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Divorce & Family Law This forum is for discussing any of the legal issues involved in your divorce.

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Old 11-09-2009, 02:24 PM
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Default How do you calculate the percentages of Section 7 expenses?

Lets say that Parent #1 makes $65,000 per year gross.... and Parent #2 makes $39,000 per year gross...

How do you do the math to determine who pays what percent of the "special expense"?


Does the Payor pay said expenses monthly, bi-annually or annually?

Do the parties have to agree to the expense beforehand?

Does the Payor require receipts?
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Old 11-09-2009, 02:52 PM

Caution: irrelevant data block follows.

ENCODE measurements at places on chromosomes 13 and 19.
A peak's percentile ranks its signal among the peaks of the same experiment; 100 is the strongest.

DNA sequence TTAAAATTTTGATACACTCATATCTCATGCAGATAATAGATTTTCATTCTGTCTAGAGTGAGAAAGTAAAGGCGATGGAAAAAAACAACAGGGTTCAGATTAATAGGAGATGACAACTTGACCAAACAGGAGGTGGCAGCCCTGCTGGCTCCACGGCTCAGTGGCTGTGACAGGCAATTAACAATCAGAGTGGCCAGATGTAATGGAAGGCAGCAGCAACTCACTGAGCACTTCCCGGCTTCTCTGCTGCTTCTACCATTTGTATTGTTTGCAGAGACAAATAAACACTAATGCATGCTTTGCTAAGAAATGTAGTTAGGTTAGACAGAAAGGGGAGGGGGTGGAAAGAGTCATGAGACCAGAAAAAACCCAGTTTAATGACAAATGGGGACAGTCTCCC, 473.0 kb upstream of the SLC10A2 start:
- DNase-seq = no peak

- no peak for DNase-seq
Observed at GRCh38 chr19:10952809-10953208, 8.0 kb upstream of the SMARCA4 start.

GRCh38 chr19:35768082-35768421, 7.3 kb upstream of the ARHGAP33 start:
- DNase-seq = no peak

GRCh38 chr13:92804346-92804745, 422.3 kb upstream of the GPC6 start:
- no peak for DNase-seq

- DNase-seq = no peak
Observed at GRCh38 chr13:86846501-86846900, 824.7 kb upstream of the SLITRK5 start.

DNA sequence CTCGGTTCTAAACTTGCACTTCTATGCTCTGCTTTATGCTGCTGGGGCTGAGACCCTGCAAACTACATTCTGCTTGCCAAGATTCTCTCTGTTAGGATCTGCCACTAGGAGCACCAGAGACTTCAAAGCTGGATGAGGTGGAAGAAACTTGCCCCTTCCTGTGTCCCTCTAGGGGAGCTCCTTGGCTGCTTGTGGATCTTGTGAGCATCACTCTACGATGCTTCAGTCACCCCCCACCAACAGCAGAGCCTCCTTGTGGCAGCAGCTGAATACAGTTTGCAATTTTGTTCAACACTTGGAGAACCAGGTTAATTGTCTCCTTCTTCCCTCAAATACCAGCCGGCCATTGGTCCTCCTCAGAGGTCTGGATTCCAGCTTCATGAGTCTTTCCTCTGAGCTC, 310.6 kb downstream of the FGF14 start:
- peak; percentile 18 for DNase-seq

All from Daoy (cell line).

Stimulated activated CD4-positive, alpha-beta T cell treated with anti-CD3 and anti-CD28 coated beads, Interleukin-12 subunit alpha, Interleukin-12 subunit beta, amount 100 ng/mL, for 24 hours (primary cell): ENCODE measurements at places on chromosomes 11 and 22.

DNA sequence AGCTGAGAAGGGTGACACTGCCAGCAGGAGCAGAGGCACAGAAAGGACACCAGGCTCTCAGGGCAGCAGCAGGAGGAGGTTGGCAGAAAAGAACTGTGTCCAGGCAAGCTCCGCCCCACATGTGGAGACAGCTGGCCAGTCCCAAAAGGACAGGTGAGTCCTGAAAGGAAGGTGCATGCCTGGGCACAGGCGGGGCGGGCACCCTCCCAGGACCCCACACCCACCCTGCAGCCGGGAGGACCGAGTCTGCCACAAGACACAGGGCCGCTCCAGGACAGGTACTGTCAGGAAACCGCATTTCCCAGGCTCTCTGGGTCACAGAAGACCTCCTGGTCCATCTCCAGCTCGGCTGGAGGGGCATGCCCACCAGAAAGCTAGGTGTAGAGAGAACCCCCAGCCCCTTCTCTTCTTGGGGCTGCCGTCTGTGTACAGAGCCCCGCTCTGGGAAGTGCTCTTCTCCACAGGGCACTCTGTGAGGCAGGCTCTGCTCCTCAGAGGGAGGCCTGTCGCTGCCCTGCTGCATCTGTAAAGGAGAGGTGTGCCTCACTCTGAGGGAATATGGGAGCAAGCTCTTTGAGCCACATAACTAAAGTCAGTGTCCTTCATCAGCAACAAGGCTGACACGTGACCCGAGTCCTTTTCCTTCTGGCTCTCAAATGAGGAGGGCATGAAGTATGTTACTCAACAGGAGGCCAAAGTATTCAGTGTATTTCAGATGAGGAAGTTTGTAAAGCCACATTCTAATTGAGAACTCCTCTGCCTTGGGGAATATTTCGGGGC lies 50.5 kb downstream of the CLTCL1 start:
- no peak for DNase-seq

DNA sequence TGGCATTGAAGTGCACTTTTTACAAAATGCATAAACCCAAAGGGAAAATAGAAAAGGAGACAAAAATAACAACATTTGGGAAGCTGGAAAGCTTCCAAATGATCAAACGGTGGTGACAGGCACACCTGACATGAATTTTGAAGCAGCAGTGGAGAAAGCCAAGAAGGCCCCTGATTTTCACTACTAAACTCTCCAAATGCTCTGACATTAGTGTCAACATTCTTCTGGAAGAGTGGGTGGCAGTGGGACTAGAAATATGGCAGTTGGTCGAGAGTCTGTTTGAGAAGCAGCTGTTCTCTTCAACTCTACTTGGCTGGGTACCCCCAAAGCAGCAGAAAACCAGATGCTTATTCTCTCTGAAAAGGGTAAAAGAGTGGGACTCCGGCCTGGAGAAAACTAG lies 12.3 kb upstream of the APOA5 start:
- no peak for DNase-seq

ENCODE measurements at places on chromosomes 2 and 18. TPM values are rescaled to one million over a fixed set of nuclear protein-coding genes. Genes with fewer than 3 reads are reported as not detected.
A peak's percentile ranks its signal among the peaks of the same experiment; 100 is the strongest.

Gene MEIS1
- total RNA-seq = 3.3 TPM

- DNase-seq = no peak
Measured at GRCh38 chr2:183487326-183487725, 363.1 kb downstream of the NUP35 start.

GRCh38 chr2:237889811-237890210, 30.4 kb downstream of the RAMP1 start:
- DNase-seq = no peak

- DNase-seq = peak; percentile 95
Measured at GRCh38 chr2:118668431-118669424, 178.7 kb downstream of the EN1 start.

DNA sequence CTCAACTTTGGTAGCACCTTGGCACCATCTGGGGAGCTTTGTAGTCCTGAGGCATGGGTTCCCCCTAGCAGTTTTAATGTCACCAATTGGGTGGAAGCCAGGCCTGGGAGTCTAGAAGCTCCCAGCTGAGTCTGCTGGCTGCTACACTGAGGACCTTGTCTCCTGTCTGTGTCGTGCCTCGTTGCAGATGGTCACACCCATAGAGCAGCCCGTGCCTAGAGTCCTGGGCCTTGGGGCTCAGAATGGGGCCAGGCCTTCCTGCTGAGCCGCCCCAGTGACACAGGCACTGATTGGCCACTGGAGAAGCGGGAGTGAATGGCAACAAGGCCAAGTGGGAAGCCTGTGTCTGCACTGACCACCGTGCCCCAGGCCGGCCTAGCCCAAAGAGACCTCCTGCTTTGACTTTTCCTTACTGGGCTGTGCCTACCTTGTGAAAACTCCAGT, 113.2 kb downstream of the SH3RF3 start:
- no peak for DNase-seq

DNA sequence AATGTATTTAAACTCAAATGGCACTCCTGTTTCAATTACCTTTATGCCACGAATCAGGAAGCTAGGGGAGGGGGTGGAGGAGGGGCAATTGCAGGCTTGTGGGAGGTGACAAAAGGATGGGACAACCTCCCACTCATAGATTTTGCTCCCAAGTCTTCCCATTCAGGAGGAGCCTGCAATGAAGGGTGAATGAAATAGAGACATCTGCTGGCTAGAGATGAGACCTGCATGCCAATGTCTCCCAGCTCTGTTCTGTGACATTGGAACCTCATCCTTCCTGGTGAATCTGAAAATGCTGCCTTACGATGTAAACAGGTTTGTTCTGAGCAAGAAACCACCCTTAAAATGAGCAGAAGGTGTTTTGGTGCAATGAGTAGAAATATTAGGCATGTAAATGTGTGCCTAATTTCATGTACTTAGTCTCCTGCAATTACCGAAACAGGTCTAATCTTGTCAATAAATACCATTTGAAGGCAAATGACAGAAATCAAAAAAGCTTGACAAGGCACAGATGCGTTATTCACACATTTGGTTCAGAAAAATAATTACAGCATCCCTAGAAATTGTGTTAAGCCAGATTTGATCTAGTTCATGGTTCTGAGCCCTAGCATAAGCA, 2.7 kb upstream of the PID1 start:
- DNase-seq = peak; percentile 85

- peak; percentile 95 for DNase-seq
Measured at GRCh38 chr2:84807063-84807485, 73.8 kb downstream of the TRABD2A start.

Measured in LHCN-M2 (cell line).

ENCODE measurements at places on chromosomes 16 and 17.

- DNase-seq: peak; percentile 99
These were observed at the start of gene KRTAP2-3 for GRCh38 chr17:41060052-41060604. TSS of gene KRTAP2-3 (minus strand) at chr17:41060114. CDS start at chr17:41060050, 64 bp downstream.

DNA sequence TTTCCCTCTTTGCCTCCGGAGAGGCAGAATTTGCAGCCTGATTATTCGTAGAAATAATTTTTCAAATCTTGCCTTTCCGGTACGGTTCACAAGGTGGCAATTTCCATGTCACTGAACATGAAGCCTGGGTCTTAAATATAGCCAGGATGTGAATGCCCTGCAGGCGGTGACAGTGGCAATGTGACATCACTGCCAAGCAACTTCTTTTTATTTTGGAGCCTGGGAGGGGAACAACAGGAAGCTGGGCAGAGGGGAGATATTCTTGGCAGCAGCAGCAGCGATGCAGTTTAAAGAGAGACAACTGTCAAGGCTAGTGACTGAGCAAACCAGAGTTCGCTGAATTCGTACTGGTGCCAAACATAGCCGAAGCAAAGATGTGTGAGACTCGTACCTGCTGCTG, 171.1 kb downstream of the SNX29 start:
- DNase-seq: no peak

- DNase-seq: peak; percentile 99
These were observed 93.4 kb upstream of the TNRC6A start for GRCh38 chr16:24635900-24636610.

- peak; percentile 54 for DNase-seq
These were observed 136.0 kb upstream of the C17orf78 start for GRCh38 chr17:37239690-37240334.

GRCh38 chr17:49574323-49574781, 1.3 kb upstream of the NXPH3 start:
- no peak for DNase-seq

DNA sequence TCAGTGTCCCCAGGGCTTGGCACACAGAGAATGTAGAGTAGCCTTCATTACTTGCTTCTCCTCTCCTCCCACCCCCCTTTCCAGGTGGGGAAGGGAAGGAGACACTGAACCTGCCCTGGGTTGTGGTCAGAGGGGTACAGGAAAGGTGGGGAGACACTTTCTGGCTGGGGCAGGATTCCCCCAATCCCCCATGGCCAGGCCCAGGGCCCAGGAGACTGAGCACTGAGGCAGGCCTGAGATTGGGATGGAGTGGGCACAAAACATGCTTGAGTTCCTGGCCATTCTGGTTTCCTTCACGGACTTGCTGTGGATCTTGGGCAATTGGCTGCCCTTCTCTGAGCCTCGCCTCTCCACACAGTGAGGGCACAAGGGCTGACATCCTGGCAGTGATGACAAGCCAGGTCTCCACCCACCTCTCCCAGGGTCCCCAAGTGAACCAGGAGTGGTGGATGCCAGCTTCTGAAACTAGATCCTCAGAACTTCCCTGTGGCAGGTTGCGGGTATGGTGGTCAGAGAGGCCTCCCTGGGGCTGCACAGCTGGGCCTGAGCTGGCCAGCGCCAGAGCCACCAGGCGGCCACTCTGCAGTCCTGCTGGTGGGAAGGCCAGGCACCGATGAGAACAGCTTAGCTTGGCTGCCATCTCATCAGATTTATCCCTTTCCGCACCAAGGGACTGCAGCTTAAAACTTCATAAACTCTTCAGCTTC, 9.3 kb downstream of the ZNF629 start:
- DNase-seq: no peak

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The calculation is simple:

Parent 1's Income + Parent 2's Income = Total Parental Income

To calculate each parent's respective percentage of special and extra-ordinary expenses, simply divide their income by the total parental income and multiply by 100.

In your case, Parent 1 would be responsible for 62.5% of the expenses, as 65K divided by 104K is 62.5%

How the payor pays the expenses is up to you to agree on. It can be done monthly (works well with daycare expenses) or annually or on a need-by-need basis (eg, braces).

The parties are always encouraged to agree to the expenses beforehand. However, if there happens to be a disagreement, and the recipient takes it to court, and the court rules the expense to be "necessary" the payor would be ordered to contribute his or her portion (percentage).

As for receipts, yes the payor would need receipts or invoices showing the costs associated with the expenses in order to pay his or her share.
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Old 11-09-2009, 03:25 PM
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Just as a quick addition. The net, not gross, costs should be taken into consideration. For example, with the Fitness Tax Credit, CPs can claim up to $500/child for sports.

So:
Hockey Gross: $500